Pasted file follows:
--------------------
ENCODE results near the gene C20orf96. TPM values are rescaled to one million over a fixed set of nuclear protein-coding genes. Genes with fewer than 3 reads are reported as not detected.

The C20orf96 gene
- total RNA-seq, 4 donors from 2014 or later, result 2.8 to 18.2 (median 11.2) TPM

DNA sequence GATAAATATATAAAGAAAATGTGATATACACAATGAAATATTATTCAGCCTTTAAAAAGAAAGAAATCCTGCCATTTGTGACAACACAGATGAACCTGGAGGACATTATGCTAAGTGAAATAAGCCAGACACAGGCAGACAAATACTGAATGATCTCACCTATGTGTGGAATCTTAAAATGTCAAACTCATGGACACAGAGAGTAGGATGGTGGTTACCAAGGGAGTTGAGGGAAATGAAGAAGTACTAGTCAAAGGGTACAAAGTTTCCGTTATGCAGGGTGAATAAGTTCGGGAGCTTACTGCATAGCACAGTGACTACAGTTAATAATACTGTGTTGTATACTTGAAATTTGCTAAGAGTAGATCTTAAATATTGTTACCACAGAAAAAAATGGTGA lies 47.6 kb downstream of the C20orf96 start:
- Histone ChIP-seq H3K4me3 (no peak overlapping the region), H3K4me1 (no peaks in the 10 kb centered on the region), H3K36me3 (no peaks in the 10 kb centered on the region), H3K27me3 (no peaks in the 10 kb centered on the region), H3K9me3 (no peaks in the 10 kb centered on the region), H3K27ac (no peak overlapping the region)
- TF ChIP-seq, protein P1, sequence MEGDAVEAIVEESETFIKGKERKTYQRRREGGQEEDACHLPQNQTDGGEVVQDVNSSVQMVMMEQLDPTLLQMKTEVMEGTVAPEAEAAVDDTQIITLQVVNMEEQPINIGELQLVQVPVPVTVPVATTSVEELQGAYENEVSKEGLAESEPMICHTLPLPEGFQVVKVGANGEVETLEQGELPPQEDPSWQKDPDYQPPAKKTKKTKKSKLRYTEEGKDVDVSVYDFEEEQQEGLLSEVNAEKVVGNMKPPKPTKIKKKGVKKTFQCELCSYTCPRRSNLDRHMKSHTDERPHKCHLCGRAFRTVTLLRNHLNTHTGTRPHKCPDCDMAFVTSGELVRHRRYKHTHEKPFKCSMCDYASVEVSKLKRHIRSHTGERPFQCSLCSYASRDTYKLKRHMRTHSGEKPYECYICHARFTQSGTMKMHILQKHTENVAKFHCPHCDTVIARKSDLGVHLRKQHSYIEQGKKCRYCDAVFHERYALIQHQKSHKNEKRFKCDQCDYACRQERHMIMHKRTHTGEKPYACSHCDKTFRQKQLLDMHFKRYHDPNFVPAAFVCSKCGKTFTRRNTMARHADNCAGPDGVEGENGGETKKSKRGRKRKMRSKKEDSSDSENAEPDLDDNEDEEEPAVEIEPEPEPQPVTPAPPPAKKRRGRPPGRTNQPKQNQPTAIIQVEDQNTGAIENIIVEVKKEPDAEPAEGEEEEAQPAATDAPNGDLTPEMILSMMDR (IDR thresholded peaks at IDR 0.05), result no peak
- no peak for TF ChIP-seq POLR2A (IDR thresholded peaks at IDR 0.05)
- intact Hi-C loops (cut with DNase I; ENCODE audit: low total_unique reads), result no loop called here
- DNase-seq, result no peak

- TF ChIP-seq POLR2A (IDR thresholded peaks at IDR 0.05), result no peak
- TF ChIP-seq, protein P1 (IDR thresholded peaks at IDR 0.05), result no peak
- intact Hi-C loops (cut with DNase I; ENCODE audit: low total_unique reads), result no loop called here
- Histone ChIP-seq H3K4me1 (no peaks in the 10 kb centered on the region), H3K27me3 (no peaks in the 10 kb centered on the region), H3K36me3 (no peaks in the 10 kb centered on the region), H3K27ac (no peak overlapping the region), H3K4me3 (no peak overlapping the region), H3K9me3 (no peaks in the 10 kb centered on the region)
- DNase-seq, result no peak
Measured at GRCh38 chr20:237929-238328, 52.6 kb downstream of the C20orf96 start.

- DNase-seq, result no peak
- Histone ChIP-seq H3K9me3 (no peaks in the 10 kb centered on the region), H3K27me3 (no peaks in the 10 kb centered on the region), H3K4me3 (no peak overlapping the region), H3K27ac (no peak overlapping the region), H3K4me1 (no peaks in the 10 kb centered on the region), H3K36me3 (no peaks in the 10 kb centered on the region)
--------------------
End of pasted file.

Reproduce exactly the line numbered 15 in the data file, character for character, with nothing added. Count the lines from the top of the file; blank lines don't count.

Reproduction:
Measured at GRCh38 chr20:237929-238328, 52.6 kb downstream of the C20orf96 start.